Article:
The super-magnetosonic solar wind impinging the Earth’s magnetic field creates the bow shock, the giant bow-shaped boundary shielding the Earth’s magnetosphere from the interplanetary environment. At this boundary, the plasma is compressed and heated while slowing down to sub-magnetosonic flow speeds. In fluid theory no information can travel upstream of a shock, but kinetic processes can cause solar wind particles to be reflected back off a shock and propagate upstream along the magnetic field lines. The upstream region magnetically connected to the bow shock, where reflected particles can interact with the solar wind, is called the foreshock. As the foreshock cannot be described by plasma fluid theory, the kinetic plasma simulations are required to understand the large-scale foreshock dynamics. More...
Galactic cosmic rays (GCRs) are highly energetic, charged particles that originate from outside of the heliosphere. The flux of GCRs reaching us varies in response to the magnetic field in which the particles propagate. In time-scales of hours, GCR flux can be suppressed by coronal mass ejections (CMEs) due to the increased magnetic field strength and from scattering by turbulence within the magnetic field. The GCR flux incident on Earth is inferred by measuring neutrons at the surface which are generated when GCRs interact with atmospheric particles. Therefore, when a CME passes over Earth, neutron monitors give a sudden decrease of a number of percent which then recovers slowly as the CME passes out into the outer heliosphere. This change in the neutron monitor data is known as a “Forbush Decrease”. More...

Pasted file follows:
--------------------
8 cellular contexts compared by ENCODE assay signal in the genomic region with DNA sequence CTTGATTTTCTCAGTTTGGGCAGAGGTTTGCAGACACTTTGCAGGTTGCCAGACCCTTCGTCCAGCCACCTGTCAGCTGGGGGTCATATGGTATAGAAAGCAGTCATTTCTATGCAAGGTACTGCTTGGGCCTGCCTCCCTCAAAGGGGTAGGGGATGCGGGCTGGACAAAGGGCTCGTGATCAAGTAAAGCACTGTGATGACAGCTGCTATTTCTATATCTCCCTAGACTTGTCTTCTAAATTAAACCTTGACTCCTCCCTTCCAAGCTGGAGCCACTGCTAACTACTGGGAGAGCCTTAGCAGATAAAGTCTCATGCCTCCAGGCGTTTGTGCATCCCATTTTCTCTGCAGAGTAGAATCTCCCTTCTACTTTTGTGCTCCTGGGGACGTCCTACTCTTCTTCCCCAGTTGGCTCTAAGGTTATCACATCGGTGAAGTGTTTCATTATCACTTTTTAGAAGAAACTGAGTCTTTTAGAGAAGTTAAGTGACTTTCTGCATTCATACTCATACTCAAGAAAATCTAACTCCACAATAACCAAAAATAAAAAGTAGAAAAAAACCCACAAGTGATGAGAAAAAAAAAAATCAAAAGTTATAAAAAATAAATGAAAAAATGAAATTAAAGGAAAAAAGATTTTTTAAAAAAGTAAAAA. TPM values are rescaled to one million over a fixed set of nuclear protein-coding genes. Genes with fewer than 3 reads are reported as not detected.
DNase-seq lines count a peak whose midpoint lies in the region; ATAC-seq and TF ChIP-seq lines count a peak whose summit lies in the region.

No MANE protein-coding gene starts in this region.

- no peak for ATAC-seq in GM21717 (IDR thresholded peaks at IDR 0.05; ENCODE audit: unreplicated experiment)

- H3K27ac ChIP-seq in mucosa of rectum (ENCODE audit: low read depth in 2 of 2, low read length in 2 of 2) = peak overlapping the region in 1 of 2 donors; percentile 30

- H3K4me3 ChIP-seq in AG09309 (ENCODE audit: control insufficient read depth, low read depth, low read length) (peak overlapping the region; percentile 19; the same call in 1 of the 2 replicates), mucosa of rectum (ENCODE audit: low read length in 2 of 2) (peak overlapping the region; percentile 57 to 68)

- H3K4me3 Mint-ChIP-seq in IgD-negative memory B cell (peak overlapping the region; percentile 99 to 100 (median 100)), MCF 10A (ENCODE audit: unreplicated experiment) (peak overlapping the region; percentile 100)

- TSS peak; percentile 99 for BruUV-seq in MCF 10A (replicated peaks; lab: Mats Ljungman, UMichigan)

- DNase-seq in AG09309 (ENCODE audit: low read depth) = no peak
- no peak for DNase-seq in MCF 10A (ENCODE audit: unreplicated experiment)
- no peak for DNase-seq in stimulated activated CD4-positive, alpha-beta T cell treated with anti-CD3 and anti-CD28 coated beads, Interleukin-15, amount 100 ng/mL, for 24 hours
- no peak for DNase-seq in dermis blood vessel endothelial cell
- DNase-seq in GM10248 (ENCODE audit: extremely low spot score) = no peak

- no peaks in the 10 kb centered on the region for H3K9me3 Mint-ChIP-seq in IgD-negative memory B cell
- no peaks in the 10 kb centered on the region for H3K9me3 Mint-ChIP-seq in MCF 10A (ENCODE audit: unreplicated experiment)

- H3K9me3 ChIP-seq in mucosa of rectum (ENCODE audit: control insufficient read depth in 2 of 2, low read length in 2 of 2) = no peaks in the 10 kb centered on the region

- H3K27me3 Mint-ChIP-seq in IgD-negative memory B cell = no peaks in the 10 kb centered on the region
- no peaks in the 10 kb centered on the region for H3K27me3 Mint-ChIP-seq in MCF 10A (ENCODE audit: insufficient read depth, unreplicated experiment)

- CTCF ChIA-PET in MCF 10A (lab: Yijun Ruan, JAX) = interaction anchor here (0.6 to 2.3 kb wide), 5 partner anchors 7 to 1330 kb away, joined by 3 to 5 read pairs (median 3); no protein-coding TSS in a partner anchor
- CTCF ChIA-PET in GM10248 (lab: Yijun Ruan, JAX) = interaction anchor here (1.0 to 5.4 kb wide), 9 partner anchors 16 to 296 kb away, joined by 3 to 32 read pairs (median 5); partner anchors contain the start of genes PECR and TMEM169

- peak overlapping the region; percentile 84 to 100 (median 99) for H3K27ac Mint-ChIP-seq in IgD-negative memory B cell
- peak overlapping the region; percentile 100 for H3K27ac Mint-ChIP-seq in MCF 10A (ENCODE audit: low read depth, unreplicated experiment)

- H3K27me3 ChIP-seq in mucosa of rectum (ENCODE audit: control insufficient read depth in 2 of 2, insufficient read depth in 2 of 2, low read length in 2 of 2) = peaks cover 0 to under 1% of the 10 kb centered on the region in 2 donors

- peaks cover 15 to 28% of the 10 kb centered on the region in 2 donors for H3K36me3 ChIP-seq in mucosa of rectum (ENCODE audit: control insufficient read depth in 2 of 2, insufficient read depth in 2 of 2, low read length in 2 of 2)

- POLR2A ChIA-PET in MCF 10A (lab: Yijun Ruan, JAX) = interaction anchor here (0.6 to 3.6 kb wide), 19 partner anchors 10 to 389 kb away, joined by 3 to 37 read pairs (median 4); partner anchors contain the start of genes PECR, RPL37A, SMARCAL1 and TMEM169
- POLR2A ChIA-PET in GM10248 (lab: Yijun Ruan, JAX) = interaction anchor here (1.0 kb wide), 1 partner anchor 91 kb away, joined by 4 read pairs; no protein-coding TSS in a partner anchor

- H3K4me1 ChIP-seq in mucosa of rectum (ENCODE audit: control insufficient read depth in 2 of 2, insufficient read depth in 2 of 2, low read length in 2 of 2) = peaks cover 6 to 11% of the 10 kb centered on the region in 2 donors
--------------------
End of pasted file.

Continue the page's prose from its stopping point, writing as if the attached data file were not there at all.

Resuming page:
The solar flare
that occurred on 7th June 2011 was not unusually bright, nor was it unexpected.
It was classified as a medium-sized event and its effects were barely felt back
here on Earth.
Auroras are the most visible manifestation of solar wind driven magnetosphere-ionosphere coupling, but many aspects of these spectacular displays are still poorly understood. A paper by Fear et al. published in Science in December 2014 has answered a long standing question about what produces the unusual ‘theta aurora’. Theta aurora are so named because when seen from above it looks like the Greek letter theta – an oval with a line crossing through the centre. The unusual aspect is the ‘line through the centre’ due to aurorae occurring closer to the poles than the normal aurora, which are found about 65–70° degrees north or south of the equator in an area called the ‘auroral oval’ that is reasonably well understood by scientists. More...
Through its interaction with the solar wind, Earth's magnetosphere can store 1015 J of magnetic energy in its magnetotail. This energy is explosively released during magnetospheric substorms; events during which the stored magnetic energy is directed into the ionosphere to cause the aurora, heats in the plasma in the magnetotail and is ejected back into the solar wind behind the magnetosphere. More...
Page last modified on 08 sep 11 09:26